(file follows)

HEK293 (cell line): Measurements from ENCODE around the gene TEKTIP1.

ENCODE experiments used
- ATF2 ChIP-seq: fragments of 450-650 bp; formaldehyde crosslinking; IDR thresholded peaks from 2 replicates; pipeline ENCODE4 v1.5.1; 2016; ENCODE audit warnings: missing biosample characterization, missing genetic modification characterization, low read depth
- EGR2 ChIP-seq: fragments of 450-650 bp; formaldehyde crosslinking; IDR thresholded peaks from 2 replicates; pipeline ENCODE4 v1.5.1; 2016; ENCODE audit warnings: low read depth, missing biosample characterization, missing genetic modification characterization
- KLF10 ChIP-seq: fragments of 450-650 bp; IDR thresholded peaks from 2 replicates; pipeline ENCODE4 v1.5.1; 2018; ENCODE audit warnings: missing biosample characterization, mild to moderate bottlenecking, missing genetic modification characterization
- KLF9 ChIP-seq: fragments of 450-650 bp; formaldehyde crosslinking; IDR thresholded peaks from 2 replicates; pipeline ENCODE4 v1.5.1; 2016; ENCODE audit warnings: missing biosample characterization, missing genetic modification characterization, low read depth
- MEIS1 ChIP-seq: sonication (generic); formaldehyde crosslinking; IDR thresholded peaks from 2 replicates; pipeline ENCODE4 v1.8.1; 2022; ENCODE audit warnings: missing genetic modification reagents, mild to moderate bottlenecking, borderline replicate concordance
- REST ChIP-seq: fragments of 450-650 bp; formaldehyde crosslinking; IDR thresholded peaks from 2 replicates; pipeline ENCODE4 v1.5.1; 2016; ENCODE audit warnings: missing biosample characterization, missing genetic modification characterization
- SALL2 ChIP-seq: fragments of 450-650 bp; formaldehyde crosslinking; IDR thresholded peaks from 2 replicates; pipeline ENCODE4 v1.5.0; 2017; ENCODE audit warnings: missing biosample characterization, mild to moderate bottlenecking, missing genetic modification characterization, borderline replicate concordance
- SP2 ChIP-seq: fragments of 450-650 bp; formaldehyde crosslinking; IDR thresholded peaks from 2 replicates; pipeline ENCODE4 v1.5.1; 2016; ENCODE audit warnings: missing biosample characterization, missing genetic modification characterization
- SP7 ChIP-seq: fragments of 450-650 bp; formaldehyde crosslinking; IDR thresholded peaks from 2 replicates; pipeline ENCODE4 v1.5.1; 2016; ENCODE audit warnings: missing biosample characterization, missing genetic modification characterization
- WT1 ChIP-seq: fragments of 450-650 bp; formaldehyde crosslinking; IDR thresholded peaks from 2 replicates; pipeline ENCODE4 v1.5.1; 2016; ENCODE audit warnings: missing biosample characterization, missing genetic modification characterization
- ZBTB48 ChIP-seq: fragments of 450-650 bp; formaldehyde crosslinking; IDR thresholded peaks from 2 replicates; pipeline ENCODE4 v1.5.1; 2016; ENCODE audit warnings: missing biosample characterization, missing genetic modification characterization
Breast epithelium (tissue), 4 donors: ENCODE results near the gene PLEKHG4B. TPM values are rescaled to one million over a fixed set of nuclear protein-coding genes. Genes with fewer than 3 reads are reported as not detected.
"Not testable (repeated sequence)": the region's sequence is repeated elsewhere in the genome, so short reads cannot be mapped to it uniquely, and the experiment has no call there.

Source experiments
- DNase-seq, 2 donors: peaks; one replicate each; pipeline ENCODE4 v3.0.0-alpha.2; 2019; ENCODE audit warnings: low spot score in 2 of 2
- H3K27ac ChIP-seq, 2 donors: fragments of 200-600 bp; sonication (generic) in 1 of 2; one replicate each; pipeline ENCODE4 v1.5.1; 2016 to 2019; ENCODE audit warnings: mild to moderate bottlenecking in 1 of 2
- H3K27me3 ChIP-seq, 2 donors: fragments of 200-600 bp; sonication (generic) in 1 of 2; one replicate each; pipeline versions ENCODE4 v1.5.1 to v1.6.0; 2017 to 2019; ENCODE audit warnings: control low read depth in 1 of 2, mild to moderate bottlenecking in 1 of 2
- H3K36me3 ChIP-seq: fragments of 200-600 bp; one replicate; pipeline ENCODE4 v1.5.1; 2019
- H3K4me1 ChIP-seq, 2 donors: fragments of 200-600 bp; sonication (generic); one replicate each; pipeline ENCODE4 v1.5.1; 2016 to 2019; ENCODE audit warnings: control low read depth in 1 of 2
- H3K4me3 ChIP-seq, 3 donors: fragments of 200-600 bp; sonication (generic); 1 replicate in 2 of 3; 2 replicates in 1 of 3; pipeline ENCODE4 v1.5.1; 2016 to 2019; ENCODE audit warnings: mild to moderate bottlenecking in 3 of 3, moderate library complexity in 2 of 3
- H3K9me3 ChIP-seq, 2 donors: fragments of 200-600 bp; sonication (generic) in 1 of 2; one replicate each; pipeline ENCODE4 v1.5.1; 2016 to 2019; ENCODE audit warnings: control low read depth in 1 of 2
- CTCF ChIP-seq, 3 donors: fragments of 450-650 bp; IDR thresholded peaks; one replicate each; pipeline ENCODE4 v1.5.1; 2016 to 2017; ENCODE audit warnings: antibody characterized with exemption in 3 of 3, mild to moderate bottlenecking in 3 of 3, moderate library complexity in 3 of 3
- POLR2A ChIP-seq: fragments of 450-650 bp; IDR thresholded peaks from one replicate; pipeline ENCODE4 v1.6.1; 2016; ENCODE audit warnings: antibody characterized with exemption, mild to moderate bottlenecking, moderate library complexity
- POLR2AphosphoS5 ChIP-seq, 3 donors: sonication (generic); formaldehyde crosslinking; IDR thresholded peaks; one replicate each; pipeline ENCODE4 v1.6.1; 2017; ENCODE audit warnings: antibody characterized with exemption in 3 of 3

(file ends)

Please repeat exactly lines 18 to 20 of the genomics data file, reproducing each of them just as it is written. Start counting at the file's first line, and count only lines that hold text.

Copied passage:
- H3K27ac ChIP-seq, 2 donors: fragments of 200-600 bp; sonication (generic) in 1 of 2; one replicate each; pipeline ENCODE4 v1.5.1; 2016 to 2019; ENCODE audit warnings: mild to moderate bottlenecking in 1 of 2
- H3K27me3 ChIP-seq, 2 donors: fragments of 200-600 bp; sonication (generic) in 1 of 2; one replicate each; pipeline versions ENCODE4 v1.5.1 to v1.6.0; 2017 to 2019; ENCODE audit warnings: control low read depth in 1 of 2, mild to moderate bottlenecking in 1 of 2
- H3K36me3 ChIP-seq: fragments of 200-600 bp; one replicate; pipeline ENCODE4 v1.5.1; 2019